Dyadic growth is a phenomenon not limited to breast cancer or female patient couples and may represent a form of dyadic coping. Patients and partners seem to develop individual and dyadic growth, depending on a combination of gender and life threat. Psycho-oncology services may want to promote both couple level coping and support in order to optimize cancer care.
Preliminary evaluation of Coping-Together supported its practical approach and highlighted improvements to enhance its contribution to patient and partner coping.
Pilot estimates on non-medical economic burden among partner caregivers (spouses) during the initial phase of the treatment provide important information for comprehensive estimation of disease burden and can be used in cost-effectiveness analyses of prostate cancer interventions.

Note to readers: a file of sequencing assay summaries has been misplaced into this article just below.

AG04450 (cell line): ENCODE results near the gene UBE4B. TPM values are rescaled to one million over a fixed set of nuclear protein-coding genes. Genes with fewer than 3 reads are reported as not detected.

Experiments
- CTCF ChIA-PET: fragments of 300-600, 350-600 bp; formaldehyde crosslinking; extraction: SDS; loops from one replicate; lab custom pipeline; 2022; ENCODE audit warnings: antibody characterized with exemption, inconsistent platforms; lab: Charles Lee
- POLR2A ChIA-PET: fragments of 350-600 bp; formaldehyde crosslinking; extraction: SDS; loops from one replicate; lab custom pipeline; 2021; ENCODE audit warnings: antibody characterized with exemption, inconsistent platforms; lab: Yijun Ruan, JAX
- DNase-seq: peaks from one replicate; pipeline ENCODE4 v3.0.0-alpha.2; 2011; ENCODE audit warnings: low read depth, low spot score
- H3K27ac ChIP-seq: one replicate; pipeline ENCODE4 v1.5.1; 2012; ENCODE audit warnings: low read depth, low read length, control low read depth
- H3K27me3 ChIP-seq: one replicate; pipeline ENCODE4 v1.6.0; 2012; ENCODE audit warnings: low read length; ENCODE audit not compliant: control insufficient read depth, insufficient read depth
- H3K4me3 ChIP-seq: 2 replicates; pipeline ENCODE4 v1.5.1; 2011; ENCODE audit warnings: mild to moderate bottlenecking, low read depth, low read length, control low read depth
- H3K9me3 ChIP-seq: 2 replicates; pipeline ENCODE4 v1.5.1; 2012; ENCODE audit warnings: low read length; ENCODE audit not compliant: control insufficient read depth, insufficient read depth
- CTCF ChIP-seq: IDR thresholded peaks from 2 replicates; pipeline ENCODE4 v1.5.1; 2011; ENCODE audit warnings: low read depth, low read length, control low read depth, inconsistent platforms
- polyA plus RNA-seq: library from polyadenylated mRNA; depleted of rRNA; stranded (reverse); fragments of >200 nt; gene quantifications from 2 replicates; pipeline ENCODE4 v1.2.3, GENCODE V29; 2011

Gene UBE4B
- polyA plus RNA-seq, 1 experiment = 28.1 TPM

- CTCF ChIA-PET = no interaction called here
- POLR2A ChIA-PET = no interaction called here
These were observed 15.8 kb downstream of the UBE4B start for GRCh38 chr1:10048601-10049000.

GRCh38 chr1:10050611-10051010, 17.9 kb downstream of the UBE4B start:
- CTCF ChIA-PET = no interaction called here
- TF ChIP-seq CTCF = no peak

“I’D RATHER DIE than have a colostomy,” he said.“What about me? Would you rather I die than have a colostomy?” I asked.“Of course not,” my husband replied, rather automatically. My feelings were hurt. “I think I’m going to wear an ostomy pouch for a week; just to see what it’s like,” I said. “Would you have sex with me if I had one?”“We’d have to work things out,” he responded, not realizing the impact of his words.
Caregivers frequently experienced fatigue, anxiety, and insomnia.
Intimate Partner Violence in an Outpatient Palliative Care Setting
The most valued services are those that support carers in their caregiving role; however, supportive care preferences vary with the different circumstances of patients and carers.
Achieving high-quality, cost-effective medical care remains an elusive goal of the US health care system, but there is widespread agreement that patient-centered care will be a key ingredient.1 Yet for frail elders and patients with advanced illness, many of whom have multiple chronic diseases, patient-centered care is impossible without caregiver involvement.
Significance of results: Psychological interventions for caregivers should take into consideration gender differences and might benefit from addressing the process of finding meaning in caregiving.